Types of gels
Hydrogels
Hydrogel is a net ork of polymer chains that are ater-insoluble, sometimes found as a colloidal gel in hich ater is the dispersion medium. )ydrogels are superabsorbent (they can contain o"er --7 ater) natural or synthetic polymers.

)ydrogels also possess a degree of fle$ibility "ery similar to natural tissue, due to their significant ater content. 5ommon uses for hydrogels include

currently used as scaffolds in tissue engineering. 8hen used as scaffolds, hydrogels may contain human cells in order to repair tissue. en"ironmentally sensiti"e hydrogels. *hese hydrogels ha"e the ability to sense changes of p), temperature, or the concentration of metabolite and release their load as result of such a change. as sustained-release deli"ery systems pro"ide absorption, desloughing and debriding capacities of necrotics and fibrotic tissue. hydrogels that are responsi"e to specific molecules, such as glucose or antigens can be used as biosensors as ell as in 99(. used in disposable diapers here they +capture+ urine, or in sanitary napkins contact lenses (silicone hydrogels, polyacrylamides) medical electrodes using hydrogels composed of cross linked polymers (polyethylene o$ide,polyA,:( and poly"inylpyrrolidone) 8ater gel e$plosi"es

;ther, less common uses include


breast implants granules for holding soil moisture in arid areas dressings for healing of burn or other hard-to-heal ounds. 8ound gels are e$cellent for helping to create or maintain a moist en"ironment. reser"oirs in topical drug deli"ery< particularly ionic drugs, deli"ered by iontophoresis (see ion e$change resin)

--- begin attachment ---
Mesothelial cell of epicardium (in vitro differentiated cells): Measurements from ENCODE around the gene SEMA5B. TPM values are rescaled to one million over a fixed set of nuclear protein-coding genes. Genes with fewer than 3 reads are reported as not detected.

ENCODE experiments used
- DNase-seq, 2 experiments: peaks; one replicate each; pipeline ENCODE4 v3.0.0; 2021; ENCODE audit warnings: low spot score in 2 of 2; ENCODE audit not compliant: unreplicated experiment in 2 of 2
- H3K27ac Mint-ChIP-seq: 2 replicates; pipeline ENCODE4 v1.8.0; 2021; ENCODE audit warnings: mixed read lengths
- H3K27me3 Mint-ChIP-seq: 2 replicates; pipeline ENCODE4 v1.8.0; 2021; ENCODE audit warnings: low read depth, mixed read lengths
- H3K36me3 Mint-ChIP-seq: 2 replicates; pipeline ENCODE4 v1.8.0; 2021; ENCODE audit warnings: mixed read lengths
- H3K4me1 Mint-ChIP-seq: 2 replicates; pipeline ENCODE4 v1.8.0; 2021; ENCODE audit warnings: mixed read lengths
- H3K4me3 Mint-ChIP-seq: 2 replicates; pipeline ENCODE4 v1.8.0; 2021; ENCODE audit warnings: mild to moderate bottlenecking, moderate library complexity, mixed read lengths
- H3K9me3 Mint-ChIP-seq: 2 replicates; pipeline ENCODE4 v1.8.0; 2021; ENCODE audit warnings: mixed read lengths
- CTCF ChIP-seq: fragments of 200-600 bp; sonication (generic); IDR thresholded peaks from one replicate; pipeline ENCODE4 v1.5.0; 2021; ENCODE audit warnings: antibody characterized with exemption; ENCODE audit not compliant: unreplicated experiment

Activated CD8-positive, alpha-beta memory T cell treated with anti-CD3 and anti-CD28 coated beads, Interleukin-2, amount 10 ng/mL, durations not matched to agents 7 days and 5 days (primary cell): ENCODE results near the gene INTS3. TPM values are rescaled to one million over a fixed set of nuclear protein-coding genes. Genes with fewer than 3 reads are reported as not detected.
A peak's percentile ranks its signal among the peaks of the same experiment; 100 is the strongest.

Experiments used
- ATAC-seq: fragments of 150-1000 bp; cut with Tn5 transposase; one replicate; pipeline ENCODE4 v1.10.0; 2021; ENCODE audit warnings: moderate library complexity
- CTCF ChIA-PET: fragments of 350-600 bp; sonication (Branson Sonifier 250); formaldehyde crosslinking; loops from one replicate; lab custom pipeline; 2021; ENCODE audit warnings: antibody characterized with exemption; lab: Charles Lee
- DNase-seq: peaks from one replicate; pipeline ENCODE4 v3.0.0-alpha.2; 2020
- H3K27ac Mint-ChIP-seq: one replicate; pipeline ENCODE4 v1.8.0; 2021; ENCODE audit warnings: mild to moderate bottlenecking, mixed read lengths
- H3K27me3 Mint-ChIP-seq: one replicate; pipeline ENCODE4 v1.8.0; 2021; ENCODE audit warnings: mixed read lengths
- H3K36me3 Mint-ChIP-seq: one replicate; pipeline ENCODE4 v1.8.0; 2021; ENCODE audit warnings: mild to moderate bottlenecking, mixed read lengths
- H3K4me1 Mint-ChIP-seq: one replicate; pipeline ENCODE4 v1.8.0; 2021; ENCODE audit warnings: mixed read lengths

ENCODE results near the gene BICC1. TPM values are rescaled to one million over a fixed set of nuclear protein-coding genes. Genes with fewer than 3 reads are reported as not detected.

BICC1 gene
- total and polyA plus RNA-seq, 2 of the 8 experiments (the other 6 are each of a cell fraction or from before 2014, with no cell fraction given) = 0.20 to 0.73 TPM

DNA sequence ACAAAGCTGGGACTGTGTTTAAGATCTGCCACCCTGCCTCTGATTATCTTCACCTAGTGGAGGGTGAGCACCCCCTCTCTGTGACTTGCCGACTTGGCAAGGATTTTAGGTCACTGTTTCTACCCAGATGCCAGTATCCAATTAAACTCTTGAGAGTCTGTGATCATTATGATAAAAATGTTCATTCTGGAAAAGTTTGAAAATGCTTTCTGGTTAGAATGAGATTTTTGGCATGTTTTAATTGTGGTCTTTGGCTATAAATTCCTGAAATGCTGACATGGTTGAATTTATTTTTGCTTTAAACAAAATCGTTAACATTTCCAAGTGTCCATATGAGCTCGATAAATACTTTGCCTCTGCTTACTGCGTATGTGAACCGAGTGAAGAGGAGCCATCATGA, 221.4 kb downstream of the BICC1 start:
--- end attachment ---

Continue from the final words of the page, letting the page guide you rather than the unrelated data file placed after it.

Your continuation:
5ommon ingredients are e.g. poly"inyl alcohol, sodium polyacrylate, acrylate polymers and copolymers ith an abundance of hydrophilic groups.

1atural hydrogel materials are being in"estigated for tissue engineering, these materials include agarose, methylcellulose, hylaronan, and other naturally deri"ed polymers.

Organogels
An organogel is a non-crystalline, non-glassy thermore"ersible solid material composed of a li!uid organic phase entrapped in a structuring net ork. *he li!uid can be e.g. an organic sol"ent, a mineral oil or a "egetable oil. *he solubility and particle dimensions of the structurant are important characteristics for the elastic properties and firmness of the organogel. ;ften, these systems are based on selfassembly of the structurant molecules%='%>'. ;rganogels ha"e potential for use in a number of applications, such as in pharmaceuticals %?', cosmetics, art conser"ation%@', and food%A'. An e$ample of formation of an undesired thermore"ersible net ork is the occurrence of a$ crystallization in crude oil %.'.

Xerogels
A xerogel is a solid formed from a gel by drying ith unhindered shrinkage. Berogels usually retain high porosity (6?7) and enormous surface area (&?/--// m6Cg), along ith "ery small pore size (&-&/ nm). 8hen sol"ent remo"al occurs under hypercritical (supercritical) conditions, the net ork does not shrink and a highly porous, lo -density material kno n as an aerogel is produced. )eat treatment of a $erogel at ele"ated temperature produces "iscous sintering (shrinkage of the $erogel due to a small amount of "iscous flo ) and effecti"ely transforms the porous gel into a dense glass.